Successfully reported this slideshow.
Your SlideShare is downloading. ×

Case studies of Building Management Grouping for Lead-Based Paint Testing

Case studies of Building Management Grouping for Lead-Based Paint Testing

Download to read offline

Abstract of an article pending publication regarding the advantages of doing more than the minimum required lead-based paint testing for multi-family residential properties

Abstract of an article pending publication regarding the advantages of doing more than the minimum required lead-based paint testing for multi-family residential properties

Advertisement
Advertisement

Case studies of Building Management Grouping for Lead-Based Paint Testing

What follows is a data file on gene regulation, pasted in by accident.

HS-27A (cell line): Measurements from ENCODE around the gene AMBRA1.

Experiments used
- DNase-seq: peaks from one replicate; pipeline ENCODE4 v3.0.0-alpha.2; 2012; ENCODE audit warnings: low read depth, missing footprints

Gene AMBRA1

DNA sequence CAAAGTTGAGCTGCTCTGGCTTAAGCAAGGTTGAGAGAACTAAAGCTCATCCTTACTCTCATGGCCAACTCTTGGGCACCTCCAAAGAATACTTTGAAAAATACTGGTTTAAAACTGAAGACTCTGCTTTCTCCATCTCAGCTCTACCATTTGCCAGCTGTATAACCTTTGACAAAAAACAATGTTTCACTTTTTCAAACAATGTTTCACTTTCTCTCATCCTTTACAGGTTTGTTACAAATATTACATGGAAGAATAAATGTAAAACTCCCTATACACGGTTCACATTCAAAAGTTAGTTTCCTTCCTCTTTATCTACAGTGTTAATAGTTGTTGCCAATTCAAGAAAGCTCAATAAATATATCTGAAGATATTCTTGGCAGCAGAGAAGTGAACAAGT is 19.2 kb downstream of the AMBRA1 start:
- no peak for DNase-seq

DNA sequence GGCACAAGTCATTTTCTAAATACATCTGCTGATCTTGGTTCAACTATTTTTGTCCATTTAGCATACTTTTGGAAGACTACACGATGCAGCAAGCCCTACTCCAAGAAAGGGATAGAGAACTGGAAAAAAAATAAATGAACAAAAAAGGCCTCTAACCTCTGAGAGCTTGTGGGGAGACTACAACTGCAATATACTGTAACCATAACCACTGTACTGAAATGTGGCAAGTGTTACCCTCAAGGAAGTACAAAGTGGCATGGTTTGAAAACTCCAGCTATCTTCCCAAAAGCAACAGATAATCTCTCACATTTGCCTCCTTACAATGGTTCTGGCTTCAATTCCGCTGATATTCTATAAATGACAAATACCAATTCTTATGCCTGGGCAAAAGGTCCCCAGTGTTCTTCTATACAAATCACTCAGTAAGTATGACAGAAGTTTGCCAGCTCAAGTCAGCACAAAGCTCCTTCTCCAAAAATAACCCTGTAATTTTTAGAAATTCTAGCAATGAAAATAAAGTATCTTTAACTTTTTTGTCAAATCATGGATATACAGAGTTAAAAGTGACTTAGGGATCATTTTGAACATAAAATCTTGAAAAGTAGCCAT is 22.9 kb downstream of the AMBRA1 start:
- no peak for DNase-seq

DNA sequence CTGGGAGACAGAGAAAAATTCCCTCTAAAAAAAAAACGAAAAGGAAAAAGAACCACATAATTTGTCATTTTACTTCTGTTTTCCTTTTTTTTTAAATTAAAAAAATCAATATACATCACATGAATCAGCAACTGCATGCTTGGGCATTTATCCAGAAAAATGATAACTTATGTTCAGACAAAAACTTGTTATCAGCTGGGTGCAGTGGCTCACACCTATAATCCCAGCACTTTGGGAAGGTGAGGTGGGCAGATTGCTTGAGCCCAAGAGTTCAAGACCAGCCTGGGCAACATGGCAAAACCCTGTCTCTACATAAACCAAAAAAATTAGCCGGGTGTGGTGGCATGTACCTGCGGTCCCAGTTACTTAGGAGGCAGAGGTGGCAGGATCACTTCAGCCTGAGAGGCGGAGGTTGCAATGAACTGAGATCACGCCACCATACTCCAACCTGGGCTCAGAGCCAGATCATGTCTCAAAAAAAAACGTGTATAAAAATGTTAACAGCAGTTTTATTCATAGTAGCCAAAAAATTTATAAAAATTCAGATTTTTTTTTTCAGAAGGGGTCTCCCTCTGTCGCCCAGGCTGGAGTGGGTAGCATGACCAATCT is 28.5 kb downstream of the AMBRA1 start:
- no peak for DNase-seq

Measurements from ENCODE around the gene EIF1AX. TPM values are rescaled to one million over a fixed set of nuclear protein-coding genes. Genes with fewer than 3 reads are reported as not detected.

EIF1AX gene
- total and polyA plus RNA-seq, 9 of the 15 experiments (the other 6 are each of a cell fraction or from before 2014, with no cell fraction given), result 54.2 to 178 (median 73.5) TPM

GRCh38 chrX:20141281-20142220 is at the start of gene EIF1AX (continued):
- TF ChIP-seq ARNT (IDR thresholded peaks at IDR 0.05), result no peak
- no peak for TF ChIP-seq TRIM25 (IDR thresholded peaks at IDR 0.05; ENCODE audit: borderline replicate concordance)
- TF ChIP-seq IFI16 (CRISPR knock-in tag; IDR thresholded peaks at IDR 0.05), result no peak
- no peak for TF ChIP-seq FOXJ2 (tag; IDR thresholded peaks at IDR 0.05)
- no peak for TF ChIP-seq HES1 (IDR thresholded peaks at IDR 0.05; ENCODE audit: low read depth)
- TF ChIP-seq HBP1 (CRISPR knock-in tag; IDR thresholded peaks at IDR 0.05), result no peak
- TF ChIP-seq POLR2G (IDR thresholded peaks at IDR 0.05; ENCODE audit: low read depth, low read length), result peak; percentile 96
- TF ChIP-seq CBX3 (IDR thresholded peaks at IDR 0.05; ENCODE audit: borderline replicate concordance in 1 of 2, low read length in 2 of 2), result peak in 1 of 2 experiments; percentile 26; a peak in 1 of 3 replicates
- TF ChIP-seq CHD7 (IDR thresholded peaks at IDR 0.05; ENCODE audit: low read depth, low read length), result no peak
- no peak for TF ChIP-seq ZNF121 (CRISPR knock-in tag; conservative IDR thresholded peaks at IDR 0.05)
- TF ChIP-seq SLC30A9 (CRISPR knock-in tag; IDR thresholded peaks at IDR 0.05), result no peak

1. 1. Tri-Tech Building Hygiene Services Is Less Always More? Two Case Studies in Building Management Grouping (BMG) for Lead-Based Paint Inspections For multi-family housing testing for lead-based paint (LBP), the HUD protocol prescribes a statistical random sampling of units based on a published schedule. This sampling method requires units of similar painting and maintenance history to be grouped together. The sampled units are used to project the LBP present in the untested units. It is common for lead paint testing firms to competitively bid on doing the bare minimum required units, treating all the units the same. Building owners are often reluctant to disclose knowledge of atypical units during bidding, correctly believing it will increase their testing costs. While the building owners may wish to do the bare minimum to minimize costly lead paint testing fees, they should be warned of the long-term disadvantages, as these two case studies illustrate below: Apartment Complex constructed in 1968 Tri-Tech was retained to perform a Lead-Based Paint Inspection and Risk Assessment of a two-story two-building apartment complex constructed in the 1968. The building contained a total of 110 units subjected to lead clearance testing. Based on the age, a minimum of 26 units is required to be tested for LBP. The owner had only owned the building for about one year and did not have good historical information about the painting and maintenance history but believed all the units were similar. However, after random selection of the units was performed and the inspection was started, it was learned from on-site personnel that two units had been nearly gutted and re-drywalled due to a leak from an adjacent boiler, which had caused flooding and severe mold impact. These units were not scheduled to have been tested. By setting aside these units and testing them separately for the remaining original painted components, Tri-Tech was able to identify these as lead-free units that would have otherwise been projected to contain LBP based on the results of the typical unit testing. In addition, one unit was inspected and found to be dissimilar. The carpet was heavily stained and had not been replaced in many years and much more LBP was found on the living space walls, unlike the other atypical units. It was inferred that this was the on-site residence for maintenance or management personnel and was painted separately from the normal tenant turnover painting program. By setting this unit aside as a separate BMG, the owner obtained the benefit of not having this anomalous unit cause the remaining 82 untested units to be managed as having LBP in the Living Room, Dining Room, Master Bedroom or Hall. It should be noted that one anomalous unit does not necessarily affect the determination for untested units, but in this case there were already a few additional anomalous and apparently random occurrences from LBP that, combined with this finding, would have made a substantial difference in the LBP determination.